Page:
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Wolf v. Doll

Florida Court of Appeals, Fourth District

November 15, 2017

ROSALIE WOLF, Appellant,
v.
JO ANN DOLL, individually and as Successor Trustee of the Gretchen T. Reysman Revocable Living Trust Dated November 3, 2005, Appellee.

         Not final until disposition of timely filed motion for rehearing.

         Appeal from the Circuit Court for the Fifteenth Judicial Circuit, Palm Beach County; Cheryl Caracuzzo, Judge; L.T. Case No. 502015CA004849XXXXMB.

          Paul J. Kneski of the Law Offices of Paul J. Kneski, P.A., Plantation, for appellant.

          James S. Telepman of Cohen, Norris, Wolmer, Ray, Telepman & Cohen, North Palm Beach, for appellee.

          KUNTZ, J.

         At the heart of this case is an attempt by the decedent's friend to recover damages from the decedent's neighbor, who she asserts tortiously interfered with the inheritance her friend had left to her. However, we need not tell that story at this time. Our focus in this appeal is on the court's conclusion that the friend was barred from raising her claims due to an earlier probate proceeding.

         The court concluded the friend, Rosalie Wolf, knew about the earlier probate proceeding, could have raised her claims in that earlier proceeding and, as a result, was barred from raising the claims in collateral litigation. Based upon those conclusions, the court entered summary final judgment in favor of the neighbor, Jo Ann Doll. Now, Wolf appeals, arguing material issues of fact precluded the entry of summary judgment. We agree. The controlling statute required "formal notice" to all beneficiaries of the earlier probate proceeding, a petition for summary administration. However, the record does not indicate whether or not "formal notice" was provided to Wolf. Therefore, we reverse.

         Background Facts

         For purposes of this appeal, there are three relevant people involved in this story: the decedent, whose money and assets are at issue; Wolf, who testified that the decedent was best friends with her mother, and that she and decedent saw each other several times per month; and, Doll, who was the property manager at the condominium complex where the decedent lived. Doll testified that she helped the decedent in various capacities including becoming a signatory on one of her accounts three years prior to her death.

         In 2005, the decedent executed a Deed to Trustee, giving the decedent, as Trustee, the power and authority to manage or dispose of her condominium unit. Five years later, the decedent amended the trust. As amended, the trust distributed title, ownership and possession of the condominium unit to Wolf. The trust also distributed all personal property not specifically transferred to Wolf.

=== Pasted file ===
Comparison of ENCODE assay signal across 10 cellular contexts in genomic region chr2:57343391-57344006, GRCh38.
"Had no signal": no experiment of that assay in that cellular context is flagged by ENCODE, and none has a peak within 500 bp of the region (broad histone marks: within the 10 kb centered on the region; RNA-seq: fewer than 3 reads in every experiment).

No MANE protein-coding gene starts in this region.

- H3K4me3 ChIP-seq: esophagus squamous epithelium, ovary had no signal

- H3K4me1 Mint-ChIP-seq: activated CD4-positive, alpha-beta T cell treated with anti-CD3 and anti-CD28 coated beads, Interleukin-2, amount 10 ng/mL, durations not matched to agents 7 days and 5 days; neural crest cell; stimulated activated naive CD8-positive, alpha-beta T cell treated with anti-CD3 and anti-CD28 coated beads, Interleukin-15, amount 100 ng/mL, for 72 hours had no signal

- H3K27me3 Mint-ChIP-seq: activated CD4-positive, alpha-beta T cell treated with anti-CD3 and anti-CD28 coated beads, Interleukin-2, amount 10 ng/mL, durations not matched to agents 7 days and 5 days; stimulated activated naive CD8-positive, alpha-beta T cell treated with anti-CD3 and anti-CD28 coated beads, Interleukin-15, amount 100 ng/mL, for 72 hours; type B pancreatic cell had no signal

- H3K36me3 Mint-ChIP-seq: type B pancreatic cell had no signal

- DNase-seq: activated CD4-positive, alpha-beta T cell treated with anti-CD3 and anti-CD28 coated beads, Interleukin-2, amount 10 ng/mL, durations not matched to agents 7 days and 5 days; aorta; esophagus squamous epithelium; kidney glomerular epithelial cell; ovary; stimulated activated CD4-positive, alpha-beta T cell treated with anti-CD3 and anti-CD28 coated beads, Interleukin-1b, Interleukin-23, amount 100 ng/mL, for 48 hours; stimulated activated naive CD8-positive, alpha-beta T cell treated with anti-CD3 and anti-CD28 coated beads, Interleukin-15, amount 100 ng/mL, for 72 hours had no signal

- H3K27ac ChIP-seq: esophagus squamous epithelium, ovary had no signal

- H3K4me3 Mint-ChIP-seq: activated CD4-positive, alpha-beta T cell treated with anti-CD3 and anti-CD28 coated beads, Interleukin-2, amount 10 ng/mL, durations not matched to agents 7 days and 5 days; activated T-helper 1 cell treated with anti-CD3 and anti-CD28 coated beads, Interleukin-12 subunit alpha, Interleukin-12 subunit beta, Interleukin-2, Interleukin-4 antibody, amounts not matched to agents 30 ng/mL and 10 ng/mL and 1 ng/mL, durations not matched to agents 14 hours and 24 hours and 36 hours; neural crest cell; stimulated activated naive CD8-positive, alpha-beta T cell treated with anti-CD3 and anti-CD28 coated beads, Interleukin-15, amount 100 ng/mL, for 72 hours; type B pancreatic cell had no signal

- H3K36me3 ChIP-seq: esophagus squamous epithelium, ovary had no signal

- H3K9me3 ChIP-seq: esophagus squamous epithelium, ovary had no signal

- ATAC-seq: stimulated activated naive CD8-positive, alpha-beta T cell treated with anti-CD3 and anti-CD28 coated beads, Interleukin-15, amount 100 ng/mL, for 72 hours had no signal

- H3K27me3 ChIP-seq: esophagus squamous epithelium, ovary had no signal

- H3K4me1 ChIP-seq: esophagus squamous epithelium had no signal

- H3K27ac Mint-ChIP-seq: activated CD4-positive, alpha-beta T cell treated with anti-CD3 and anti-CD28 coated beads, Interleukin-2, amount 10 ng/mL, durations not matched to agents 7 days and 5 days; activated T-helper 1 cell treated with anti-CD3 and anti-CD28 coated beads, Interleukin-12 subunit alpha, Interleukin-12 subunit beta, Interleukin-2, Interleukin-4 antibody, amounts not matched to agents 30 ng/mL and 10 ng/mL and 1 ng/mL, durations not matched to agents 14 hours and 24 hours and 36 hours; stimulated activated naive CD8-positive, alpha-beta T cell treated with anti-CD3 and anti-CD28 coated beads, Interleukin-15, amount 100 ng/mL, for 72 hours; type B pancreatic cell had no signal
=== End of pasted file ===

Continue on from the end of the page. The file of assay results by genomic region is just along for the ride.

Later, the decedent fell and fractured her hip. While hospitalized, she executed another amendment to the trust. This amendment revoked the provisions of the prior amendment that was in Wolf's favor, and provided that the condominium and property would be transferred to her neighbor, Doll. The decedent also executed a power of attorney, appointing Doll. Two months later, the decedent passed away.

         Doll petitioned for summary administration of the decedent's estate. The petition indicated that Wolf was a beneficiary of the estate and the certificate of service indicated that Wolf was served with a copy of the petition. However, the certificate of service did not indicate the manner in which Wolf was served. The probate court entered an order of summary administration, transferring the decedent's jewelry to Wolf and the remainder of the assets to the trust. Later, pursuant to the amended terms of the decedent's trust, the condominium unit was transferred to Doll.

         Wolf, who did not participate in the summary administration, filed a civil action against Doll, alleging tortious inference with expectancy, constructive trust, declaratory relief, and conversion. After the parties participated in discovery, Doll moved for summary judgment. Doll argued in her motion that Wolf had actual knowledge of the probate proceeding and, therefore, was prohibited from collaterally attacking the order of summary administration. Wolf did not address this issue in her lengthy response, however, the issue was addressed at her deposition which had been filed with the court. And, while the court held a hearing on the motion, the issue of notice was not discussed at the hearing.

         Following the hearing, the court granted Doll summary judgment, finding Wolf's claims were procedurally barred. The court stated that "although [Wolf] was aware of the probate proceeding, she did not contest the ...


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